Kalyke (// KAL-ə-kee; Greek: Καλύκη), also known as Jupiter XXIII, is a retrograde irregular satellite of Jupiter. It was discovered by a team of astronomers from the University of Hawaii led by Scott S. Sheppard et al. in 2000, and given the temporary designation S/2000 J 2.
Kalyke is about 5.2 kilometres in diameter, and orbits Jupiter at an average distance of 23,181 Mm in 721.021 days, at an inclination of 166° to the ecliptic (165° to Jupiter's equator), in a retrograde direction and with an eccentricity of 0.2140.
It was named in October 2002 after the Greek mythological figure Kalyke or Calyce.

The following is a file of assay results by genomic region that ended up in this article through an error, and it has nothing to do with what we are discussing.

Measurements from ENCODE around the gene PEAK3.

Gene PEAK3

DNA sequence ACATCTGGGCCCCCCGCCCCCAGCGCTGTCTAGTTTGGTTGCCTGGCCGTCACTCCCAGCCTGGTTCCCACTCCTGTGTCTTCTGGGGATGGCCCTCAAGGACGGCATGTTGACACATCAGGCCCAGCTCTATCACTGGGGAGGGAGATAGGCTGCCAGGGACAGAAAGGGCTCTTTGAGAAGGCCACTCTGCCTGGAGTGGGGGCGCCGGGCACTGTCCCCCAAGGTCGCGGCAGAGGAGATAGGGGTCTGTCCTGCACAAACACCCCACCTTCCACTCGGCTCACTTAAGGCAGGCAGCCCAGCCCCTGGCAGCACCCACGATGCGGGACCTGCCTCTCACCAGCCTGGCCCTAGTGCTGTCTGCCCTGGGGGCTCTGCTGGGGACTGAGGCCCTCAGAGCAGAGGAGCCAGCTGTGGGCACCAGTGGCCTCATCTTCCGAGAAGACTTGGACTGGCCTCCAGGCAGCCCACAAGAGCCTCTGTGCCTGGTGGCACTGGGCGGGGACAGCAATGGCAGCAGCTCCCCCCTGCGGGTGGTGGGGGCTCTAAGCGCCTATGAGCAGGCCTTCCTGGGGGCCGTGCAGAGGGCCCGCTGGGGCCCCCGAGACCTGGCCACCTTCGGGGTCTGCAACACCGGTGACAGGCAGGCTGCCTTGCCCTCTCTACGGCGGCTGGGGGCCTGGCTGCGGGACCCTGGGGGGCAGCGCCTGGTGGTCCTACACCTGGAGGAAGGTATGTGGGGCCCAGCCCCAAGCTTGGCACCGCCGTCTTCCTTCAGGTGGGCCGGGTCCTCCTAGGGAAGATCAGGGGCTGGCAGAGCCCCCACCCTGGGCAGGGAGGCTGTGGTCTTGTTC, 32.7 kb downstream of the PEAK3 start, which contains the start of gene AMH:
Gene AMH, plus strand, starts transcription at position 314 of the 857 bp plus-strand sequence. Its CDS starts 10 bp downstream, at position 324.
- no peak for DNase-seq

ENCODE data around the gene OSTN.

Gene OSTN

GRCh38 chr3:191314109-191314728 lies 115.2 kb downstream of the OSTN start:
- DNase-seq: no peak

It belongs to the Carme group, made up of irregular retrograde moons orbiting Jupiter at a distance ranging between 23 and 24 Gm and at an inclination of about 165°.
- IAUC 7555: Satellites of Jupiter 2001 January 5 (discovery)
- MPEC 2001-A28: S/2000 J 2, S/2000 J 3, S/2000 J 4, S/2000 J 5, S/2000 J 6 2001 January 5 (discovery and ephemeris)
- IAUC 7998: Satellites of Jupiter 2002 October 22 (naming the moon)